I had like a 1415 page word document that I wrote all my experiences in just so that I can learn basically my um what I was doing correct or what I was wasn't doing correct. And when it came to preparing, I sure, especially when it comes to the technical part because I think that's quite hard when you haven't had that much experience. I use leak code, hackerrank geeks for geeks, any free online resource. And I also ensured that I got my work consistently reviewed by like the careers office or someone I knew that I was working in that field just so I can be kind of assured that OK, I'm on the right path. I also ensured that I utilize all my tech, non technical experience. I think when it came for to the non technical part, the only thing I could really be confident in is all the non technical experiences that I had. Because every single experience that you kind of accumulate or any single school that you could accumulate can always be um a, a key to uh a possible next interview or something. So I had my graphic design work. I had my rollerblading figure skating. I was learning Japanese and a bit of French. At the time I did some charity work for um uh educational um company and I did a bit of business consultancy.

And I remember for one interview specifically, I remember mentioning that I did rollerblading and they picked up on that and they said, oh, that's amazing. I, you know, the the person that was interviewing me, she was on a roller derby team and she needed an extra person to um join the team. And I was like, oh, that's amazing. I roller blade and, you know, roller derby is usually roller skating. Then we started to discuss like the differences and how fun it is basically to do the sport and those types of connections are really important because it kind of keeps you memorable, I guess. Um And obviously from that opportunity of, from that discussion, I did manage to obtain the opportunity. And the thing is those small things that kind of make you that allow you to kind of get ahead of the game, especially if your technical experiences aren't as smart. In my case, II, I was um I knew one code project very well and that was my master's project. So I tried to ensure that I understood that back to far up to down because understanding the algorithms and the logic into how that project worked and being able to explain that to somebody was extremely pivotal and extremely important.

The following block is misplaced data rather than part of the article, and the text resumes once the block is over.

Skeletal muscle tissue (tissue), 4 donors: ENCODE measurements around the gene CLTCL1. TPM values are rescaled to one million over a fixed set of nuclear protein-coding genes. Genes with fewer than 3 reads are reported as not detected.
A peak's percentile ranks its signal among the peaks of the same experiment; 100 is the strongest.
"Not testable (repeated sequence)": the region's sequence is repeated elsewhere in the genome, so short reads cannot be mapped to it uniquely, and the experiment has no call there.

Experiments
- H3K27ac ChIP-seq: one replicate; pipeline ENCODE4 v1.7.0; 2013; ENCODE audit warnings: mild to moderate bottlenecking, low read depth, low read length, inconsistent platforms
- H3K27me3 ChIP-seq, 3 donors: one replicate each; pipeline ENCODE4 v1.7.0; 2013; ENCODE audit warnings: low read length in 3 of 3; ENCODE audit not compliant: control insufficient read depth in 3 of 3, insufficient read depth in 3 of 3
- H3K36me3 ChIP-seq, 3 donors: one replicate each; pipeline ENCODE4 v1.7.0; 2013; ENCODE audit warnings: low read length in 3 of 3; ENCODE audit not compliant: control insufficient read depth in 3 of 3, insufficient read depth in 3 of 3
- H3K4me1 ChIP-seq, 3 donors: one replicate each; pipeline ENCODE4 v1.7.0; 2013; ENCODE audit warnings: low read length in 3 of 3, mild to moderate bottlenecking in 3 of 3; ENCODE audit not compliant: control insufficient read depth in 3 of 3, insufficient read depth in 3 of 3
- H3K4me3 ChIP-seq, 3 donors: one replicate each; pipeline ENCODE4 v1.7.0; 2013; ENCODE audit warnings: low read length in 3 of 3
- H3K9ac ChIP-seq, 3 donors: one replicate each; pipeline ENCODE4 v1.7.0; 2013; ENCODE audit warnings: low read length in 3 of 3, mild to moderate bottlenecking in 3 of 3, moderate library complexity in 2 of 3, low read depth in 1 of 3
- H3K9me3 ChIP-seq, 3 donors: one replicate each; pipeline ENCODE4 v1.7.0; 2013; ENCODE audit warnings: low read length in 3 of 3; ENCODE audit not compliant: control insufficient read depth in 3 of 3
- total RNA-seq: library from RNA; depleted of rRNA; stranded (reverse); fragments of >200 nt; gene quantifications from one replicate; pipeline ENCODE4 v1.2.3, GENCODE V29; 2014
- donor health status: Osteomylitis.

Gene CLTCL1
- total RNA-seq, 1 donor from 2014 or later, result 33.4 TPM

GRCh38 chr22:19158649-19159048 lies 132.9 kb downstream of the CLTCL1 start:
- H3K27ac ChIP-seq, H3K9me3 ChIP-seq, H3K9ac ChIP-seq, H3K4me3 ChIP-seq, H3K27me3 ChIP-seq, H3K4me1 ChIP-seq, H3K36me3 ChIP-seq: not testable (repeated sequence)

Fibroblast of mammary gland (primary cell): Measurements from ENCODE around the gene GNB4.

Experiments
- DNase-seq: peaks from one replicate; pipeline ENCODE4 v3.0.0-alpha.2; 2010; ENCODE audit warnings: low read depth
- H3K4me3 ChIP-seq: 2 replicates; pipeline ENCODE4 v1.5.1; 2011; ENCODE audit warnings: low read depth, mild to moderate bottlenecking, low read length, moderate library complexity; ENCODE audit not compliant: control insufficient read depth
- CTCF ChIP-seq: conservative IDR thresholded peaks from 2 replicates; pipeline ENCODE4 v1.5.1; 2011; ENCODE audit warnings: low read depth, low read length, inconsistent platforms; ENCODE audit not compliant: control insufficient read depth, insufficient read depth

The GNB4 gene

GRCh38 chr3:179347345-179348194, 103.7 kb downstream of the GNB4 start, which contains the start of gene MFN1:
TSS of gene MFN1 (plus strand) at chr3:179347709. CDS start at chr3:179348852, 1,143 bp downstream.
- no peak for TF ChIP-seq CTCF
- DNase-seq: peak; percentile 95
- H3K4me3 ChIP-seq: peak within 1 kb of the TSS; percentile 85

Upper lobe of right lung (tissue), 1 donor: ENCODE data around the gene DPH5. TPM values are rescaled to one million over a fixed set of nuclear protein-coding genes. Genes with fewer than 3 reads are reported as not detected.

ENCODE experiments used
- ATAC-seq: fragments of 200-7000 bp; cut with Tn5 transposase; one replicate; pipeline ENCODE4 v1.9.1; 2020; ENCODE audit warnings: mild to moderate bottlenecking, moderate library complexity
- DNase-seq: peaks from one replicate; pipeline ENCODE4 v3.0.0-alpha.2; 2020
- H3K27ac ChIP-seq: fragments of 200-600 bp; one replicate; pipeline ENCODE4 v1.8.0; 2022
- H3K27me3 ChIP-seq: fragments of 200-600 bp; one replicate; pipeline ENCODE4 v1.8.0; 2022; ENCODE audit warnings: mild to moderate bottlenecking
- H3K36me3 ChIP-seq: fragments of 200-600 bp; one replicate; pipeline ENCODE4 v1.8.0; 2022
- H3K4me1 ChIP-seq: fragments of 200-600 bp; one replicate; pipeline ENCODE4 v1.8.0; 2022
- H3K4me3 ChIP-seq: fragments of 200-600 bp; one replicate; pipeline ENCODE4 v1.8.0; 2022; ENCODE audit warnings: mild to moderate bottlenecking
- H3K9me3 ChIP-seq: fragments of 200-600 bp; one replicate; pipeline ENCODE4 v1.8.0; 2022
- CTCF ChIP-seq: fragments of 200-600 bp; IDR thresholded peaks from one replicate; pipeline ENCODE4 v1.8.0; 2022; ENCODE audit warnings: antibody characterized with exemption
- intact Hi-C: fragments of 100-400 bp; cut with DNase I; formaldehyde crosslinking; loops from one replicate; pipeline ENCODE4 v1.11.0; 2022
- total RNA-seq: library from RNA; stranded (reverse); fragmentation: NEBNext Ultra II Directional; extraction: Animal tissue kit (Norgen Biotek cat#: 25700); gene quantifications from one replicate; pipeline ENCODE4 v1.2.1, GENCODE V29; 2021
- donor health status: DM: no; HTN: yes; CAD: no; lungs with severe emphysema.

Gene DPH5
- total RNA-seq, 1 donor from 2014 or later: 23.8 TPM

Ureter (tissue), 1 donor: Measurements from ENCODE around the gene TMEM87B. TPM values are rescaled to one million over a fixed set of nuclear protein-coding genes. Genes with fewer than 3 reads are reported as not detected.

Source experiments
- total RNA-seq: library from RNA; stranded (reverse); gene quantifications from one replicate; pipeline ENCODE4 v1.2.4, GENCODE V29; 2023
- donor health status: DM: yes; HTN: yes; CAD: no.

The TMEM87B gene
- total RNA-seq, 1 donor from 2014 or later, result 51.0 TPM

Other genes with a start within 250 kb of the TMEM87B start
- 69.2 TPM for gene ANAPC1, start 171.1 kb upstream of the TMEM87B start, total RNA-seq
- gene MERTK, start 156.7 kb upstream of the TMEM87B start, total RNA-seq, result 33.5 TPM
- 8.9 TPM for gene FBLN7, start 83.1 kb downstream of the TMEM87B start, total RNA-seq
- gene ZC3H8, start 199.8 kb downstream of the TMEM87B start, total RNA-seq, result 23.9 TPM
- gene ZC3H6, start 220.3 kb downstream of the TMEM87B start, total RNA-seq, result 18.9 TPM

Because a lot of the times when you apply to these companies, they're really looking for how you think and how you logically break down the problem. The actual technical experience can sometimes just be learned on the job. But as long as you have some exposure to that and your analytical mind is exactly what's been showcased in these interviews, the more likely to be um want to take you on. So I'm sure that I understood that one project well, and to be honest, I only had one project. So I thought I might as well. And alongside that, I think it was really important to have the confidence. If I didn't have the confidence to speak, I wouldn't be able to um basically do any of the things above as I mentioned. So I did all these things I applied to different places. I managed to get on to three kind of opportunities. And then I took one of them that was at a bank. Um Mainly took that one because they had like a technical boot camp beforehand. So they gave me like three months of pure Java training and then kind of rolled you into a position. So that's kind of how I got into the the job, right? I, I did a whole bunch of research, I, I tried to see as much fast, fast tracking of assessment centers and whatnot and then I just prepared and I got on to the job.